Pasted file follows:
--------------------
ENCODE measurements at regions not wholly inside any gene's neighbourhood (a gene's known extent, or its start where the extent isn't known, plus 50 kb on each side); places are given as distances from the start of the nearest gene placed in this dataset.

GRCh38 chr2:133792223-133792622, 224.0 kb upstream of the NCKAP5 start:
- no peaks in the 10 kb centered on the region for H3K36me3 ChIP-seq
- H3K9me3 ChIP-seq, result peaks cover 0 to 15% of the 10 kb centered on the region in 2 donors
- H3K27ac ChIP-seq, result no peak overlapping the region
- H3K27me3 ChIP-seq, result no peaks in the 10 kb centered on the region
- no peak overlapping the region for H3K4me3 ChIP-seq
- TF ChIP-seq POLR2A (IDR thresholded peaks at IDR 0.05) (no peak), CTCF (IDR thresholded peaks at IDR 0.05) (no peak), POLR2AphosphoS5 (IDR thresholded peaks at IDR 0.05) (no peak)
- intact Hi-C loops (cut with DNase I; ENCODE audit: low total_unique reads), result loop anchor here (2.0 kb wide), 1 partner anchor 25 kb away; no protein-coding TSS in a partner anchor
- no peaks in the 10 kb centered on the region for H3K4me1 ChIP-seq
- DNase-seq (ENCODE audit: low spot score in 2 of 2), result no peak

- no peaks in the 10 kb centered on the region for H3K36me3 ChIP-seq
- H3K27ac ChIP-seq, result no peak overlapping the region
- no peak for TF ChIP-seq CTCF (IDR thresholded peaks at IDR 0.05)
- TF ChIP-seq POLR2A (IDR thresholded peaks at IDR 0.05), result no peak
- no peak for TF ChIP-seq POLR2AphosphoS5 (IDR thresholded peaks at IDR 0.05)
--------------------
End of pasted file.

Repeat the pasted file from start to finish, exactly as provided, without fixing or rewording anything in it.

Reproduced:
ENCODE measurements at regions not wholly inside any gene's neighbourhood (a gene's known extent, or its start where the extent isn't known, plus 50 kb on each side); places are given as distances from the start of the nearest gene placed in this dataset.

GRCh38 chr2:133792223-133792622, 224.0 kb upstream of the NCKAP5 start:
- no peaks in the 10 kb centered on the region for H3K36me3 ChIP-seq
- H3K9me3 ChIP-seq, result peaks cover 0 to 15% of the 10 kb centered on the region in 2 donors
- H3K27ac ChIP-seq, result no peak overlapping the region
- H3K27me3 ChIP-seq, result no peaks in the 10 kb centered on the region
- no peak overlapping the region for H3K4me3 ChIP-seq
- TF ChIP-seq POLR2A (IDR thresholded peaks at IDR 0.05) (no peak), CTCF (IDR thresholded peaks at IDR 0.05) (no peak), POLR2AphosphoS5 (IDR thresholded peaks at IDR 0.05) (no peak)
- intact Hi-C loops (cut with DNase I; ENCODE audit: low total_unique reads), result loop anchor here (2.0 kb wide), 1 partner anchor 25 kb away; no protein-coding TSS in a partner anchor
- no peaks in the 10 kb centered on the region for H3K4me1 ChIP-seq
- DNase-seq (ENCODE audit: low spot score in 2 of 2), result no peak

- no peaks in the 10 kb centered on the region for H3K36me3 ChIP-seq
- H3K27ac ChIP-seq, result no peak overlapping the region
- no peak for TF ChIP-seq CTCF (IDR thresholded peaks at IDR 0.05)
- TF ChIP-seq POLR2A (IDR thresholded peaks at IDR 0.05), result no peak
- no peak for TF ChIP-seq POLR2AphosphoS5 (IDR thresholded peaks at IDR 0.05)